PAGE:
Five Dishes that Wiccans Enjoy During their Winter Holidays

The Wicca Cookbook: Recipes, Ritual, and Lore was originally released in 2000 but was rereleased this year as a second edition. The authors are Jamie Martinez Wood and Tara Seefeldt, and Wood's bio in the back says she "leads workshops, lectures, and retreats on manifesting the Divine and and magick into everyday living." Okay! But what her bio doesn't say is Wood is about as Orange County as you can get--she's descended from the Yorbas, the first OC clan, and still lives in Orange County.

Her book is a good one, and has recipes for all the seasons, with accompanying text. A lot of the dishes are actually common ones, but Wood does a good job of justifying their Wiccan-ness After the jump are five of them for the Winter Solstice, the main winter holiday celebrated by Wiccans, and their justification. And get your own copy of Woods' book at her website.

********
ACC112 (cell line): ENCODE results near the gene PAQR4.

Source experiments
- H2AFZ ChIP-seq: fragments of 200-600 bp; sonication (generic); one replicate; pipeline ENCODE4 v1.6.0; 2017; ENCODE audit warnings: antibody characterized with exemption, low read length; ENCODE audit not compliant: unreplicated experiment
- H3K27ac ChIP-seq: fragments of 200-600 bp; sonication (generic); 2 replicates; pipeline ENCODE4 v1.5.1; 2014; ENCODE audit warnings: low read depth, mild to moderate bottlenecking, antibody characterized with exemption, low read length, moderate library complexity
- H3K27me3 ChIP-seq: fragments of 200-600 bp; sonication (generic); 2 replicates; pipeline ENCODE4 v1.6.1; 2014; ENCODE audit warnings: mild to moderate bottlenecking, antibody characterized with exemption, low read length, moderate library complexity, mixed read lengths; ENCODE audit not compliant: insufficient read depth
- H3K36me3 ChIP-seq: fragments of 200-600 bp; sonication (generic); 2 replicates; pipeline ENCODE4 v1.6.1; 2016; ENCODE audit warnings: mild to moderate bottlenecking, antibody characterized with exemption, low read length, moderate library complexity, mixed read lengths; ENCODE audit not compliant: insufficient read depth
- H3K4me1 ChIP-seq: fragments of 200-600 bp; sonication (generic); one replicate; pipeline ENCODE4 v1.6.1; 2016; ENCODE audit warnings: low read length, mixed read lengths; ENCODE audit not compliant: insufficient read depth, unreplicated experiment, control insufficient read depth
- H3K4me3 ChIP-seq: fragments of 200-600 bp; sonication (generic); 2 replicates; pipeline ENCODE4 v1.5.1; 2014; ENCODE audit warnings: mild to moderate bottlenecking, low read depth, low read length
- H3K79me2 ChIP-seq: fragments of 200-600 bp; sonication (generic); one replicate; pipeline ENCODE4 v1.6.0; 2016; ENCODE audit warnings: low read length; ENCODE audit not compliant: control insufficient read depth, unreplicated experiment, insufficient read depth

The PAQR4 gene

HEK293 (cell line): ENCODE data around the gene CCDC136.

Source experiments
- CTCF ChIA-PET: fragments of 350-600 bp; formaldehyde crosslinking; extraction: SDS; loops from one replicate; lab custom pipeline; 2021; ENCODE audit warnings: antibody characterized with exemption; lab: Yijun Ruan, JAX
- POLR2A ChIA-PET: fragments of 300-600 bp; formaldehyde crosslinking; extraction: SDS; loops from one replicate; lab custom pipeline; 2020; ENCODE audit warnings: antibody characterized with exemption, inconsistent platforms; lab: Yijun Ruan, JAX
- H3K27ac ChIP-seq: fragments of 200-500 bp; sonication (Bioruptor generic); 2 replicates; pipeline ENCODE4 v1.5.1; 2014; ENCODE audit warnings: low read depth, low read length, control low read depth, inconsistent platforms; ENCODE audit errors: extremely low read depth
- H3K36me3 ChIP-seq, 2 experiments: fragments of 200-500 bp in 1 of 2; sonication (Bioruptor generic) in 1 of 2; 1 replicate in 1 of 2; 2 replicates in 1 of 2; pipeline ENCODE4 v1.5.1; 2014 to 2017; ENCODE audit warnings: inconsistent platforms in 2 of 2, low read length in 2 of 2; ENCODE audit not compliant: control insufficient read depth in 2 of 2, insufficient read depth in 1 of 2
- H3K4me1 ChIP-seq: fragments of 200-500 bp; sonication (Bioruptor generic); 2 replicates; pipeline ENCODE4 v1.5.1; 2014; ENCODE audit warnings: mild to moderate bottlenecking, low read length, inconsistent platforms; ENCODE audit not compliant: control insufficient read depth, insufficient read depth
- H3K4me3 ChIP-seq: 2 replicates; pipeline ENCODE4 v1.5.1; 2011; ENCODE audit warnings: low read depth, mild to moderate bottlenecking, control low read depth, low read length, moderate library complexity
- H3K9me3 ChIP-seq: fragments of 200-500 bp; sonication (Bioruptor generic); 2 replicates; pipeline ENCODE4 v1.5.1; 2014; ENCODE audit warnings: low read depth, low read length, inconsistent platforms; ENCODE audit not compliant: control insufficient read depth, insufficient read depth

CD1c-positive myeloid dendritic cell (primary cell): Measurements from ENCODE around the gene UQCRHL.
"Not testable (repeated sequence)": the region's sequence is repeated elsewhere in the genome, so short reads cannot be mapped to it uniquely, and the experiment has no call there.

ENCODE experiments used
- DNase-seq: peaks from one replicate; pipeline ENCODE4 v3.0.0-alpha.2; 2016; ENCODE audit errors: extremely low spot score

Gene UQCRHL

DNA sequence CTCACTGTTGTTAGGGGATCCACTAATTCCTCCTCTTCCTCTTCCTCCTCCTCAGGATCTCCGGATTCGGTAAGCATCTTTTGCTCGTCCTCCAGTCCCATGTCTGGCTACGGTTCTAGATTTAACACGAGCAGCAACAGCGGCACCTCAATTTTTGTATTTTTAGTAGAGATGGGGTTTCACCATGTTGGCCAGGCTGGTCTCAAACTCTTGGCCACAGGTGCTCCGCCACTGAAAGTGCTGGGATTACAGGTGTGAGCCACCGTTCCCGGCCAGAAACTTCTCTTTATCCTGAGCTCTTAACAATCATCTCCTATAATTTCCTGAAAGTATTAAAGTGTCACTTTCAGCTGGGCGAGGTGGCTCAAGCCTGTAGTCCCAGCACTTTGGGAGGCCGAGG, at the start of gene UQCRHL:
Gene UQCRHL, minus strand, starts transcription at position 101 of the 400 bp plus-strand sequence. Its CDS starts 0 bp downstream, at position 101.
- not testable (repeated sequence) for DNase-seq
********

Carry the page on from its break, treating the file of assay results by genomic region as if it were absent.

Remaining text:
1. Bourbon-Rosemary Almonds

A flowering almond tree
A flowering almond tree

Woods' justification: "Almonds reach their peak during the holiday and winter months, so these nuts are perfectly appropriate for our midwinter parties.

2. Hot Ginger Tea

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Woods' justification: "Certain customs are so entrenched in Wiccan culture that it is difficult to conceive of every celebrating without them. Two such traditions are the imbibing of ginger tea and the trimming of a tree at Yule."

3. Glüwein

Enjoying some Glüwein
Enjoying some Glüwein

Woods' justification: "This spiced wine has been enjoyed in Germany for many generations. It is similar to mulled wine and is served hot during the Yule celebration."

4. Tamales

Five Dishes that Wiccans Enjoy During their Winter Holidays

Woods' justification: "Since tamales are often offered as present during this festive season, this connotation [of wrapped food] fits nicely with the Yule tradition of giving wrapped gifts."

5. Caraway Breadsticks

Woods' justification: "Caraway is believed to hinder departures and has a retentive quality. This reason alone sparks many of its uses, both practical and spiritual. The herb has often been sprinkled in with valued possessions in hopes of keeping the goods safe, or at least restraining the thief until the rightful owner returns."

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